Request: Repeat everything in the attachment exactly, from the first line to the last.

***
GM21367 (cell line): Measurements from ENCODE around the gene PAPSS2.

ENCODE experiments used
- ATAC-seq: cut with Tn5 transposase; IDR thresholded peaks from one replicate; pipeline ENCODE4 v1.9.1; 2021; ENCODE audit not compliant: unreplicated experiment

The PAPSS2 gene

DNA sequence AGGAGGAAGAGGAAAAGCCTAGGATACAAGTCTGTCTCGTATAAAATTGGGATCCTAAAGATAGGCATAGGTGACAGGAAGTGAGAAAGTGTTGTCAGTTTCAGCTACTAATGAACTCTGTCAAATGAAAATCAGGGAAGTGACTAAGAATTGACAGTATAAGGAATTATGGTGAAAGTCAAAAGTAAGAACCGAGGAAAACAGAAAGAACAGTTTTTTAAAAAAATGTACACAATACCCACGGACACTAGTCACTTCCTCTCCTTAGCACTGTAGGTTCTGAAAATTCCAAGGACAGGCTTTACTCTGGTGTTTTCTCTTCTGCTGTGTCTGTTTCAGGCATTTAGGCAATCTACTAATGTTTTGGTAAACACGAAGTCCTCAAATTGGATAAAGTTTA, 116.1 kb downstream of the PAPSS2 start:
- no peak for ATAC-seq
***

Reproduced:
GM21367 (cell line): Measurements from ENCODE around the gene PAPSS2.

ENCODE experiments used
- ATAC-seq: cut with Tn5 transposase; IDR thresholded peaks from one replicate; pipeline ENCODE4 v1.9.1; 2021; ENCODE audit not compliant: unreplicated experiment

The PAPSS2 gene

DNA sequence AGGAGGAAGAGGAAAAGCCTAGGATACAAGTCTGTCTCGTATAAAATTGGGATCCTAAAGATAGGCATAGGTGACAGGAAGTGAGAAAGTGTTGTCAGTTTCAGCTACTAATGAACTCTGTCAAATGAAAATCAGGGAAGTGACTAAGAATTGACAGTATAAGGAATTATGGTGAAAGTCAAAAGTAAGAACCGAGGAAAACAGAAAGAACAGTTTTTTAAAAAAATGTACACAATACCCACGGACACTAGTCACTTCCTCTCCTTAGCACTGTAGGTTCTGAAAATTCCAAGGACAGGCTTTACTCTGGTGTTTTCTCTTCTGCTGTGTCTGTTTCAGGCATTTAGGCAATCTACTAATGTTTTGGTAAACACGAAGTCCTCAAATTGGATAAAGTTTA, 116.1 kb downstream of the PAPSS2 start:
- no peak for ATAC-seq